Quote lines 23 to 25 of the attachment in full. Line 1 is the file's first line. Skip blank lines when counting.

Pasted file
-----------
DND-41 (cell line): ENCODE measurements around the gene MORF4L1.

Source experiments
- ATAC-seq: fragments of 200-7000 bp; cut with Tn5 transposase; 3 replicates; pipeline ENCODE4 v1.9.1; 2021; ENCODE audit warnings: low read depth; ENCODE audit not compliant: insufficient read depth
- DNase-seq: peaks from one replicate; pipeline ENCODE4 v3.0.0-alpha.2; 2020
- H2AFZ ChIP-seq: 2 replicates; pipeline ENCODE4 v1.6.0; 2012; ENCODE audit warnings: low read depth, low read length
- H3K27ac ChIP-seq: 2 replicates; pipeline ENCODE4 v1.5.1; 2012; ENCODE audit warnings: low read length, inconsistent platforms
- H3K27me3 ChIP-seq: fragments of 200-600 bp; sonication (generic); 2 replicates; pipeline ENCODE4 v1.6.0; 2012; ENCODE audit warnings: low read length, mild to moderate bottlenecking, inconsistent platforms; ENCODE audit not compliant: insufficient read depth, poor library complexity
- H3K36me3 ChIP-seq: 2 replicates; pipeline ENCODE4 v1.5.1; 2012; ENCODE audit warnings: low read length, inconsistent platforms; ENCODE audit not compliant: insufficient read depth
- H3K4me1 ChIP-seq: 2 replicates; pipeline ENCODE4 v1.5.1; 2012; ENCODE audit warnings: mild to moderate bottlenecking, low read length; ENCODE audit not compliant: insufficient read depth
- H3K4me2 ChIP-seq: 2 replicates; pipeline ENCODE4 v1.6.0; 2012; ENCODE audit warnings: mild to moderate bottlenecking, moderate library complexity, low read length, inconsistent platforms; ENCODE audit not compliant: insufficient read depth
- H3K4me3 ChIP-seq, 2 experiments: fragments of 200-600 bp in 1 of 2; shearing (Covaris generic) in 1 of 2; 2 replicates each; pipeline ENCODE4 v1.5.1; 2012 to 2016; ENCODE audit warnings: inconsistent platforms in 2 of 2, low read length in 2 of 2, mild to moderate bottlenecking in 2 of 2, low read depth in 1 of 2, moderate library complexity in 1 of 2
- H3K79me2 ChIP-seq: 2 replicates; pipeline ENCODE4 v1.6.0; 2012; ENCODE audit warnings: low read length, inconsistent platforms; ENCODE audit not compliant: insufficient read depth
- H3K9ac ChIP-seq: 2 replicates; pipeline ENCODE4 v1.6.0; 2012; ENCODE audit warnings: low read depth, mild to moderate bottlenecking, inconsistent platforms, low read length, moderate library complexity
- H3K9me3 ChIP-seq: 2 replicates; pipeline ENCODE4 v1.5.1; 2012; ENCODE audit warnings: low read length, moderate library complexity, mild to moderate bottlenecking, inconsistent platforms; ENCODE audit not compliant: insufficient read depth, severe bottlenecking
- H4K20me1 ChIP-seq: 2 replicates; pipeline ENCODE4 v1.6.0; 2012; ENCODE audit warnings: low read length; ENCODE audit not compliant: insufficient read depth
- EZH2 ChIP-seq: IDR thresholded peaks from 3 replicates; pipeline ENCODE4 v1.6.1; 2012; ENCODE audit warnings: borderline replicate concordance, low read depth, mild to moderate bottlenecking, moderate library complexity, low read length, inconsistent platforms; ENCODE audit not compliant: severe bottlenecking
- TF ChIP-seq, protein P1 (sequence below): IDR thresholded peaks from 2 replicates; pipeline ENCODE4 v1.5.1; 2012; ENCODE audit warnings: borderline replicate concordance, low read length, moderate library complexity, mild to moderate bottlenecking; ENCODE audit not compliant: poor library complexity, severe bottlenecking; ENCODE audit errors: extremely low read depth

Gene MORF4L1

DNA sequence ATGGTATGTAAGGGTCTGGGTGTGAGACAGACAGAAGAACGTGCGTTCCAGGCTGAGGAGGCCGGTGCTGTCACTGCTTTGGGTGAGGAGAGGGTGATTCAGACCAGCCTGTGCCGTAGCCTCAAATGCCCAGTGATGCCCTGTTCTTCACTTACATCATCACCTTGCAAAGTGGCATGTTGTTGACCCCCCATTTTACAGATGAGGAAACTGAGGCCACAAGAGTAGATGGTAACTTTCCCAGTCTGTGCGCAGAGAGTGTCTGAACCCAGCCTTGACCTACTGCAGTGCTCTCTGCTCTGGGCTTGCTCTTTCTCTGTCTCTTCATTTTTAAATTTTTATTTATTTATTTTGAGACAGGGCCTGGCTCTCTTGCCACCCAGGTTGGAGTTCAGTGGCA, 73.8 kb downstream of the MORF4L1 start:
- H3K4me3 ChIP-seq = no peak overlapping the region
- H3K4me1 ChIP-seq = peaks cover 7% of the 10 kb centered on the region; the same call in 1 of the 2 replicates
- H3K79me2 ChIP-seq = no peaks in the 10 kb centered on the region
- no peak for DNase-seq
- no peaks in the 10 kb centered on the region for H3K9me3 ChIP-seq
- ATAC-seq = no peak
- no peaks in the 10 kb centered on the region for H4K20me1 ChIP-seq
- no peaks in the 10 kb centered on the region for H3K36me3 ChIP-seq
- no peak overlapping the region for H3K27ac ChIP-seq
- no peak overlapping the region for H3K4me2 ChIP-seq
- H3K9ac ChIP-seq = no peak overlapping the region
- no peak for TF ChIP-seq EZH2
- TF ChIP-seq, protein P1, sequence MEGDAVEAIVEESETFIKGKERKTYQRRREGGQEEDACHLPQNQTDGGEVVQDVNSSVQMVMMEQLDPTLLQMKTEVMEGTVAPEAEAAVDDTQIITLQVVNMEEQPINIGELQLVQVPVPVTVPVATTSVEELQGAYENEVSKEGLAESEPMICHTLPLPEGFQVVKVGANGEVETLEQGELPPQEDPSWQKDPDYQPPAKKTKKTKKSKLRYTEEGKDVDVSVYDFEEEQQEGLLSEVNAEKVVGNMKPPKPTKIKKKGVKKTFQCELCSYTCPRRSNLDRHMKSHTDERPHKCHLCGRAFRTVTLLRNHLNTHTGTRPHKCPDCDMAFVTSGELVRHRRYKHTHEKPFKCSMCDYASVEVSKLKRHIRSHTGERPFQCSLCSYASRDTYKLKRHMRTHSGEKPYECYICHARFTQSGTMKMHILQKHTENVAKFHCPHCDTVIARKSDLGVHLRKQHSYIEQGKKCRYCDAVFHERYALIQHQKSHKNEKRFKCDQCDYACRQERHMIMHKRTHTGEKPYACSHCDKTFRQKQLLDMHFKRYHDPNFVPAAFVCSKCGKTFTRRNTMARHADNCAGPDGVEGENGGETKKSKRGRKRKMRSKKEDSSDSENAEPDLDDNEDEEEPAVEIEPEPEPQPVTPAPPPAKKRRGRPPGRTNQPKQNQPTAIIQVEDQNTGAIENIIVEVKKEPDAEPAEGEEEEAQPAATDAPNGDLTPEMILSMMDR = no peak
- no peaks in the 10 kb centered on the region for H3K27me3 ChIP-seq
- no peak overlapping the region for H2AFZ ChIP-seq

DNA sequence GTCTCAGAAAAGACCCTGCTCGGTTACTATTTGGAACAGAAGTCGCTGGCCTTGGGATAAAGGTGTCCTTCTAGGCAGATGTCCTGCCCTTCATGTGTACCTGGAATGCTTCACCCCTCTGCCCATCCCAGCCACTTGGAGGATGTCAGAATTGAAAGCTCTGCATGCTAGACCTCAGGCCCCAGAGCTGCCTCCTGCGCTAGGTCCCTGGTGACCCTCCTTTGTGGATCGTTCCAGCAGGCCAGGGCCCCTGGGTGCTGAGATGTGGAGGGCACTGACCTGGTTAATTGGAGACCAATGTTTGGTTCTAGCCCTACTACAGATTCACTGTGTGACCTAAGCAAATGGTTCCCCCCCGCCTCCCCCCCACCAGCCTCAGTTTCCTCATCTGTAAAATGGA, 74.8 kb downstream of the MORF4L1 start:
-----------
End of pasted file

- no peak for DNase-seq
- no peaks in the 10 kb centered on the region for H3K9me3 ChIP-seq
- ATAC-seq = no peak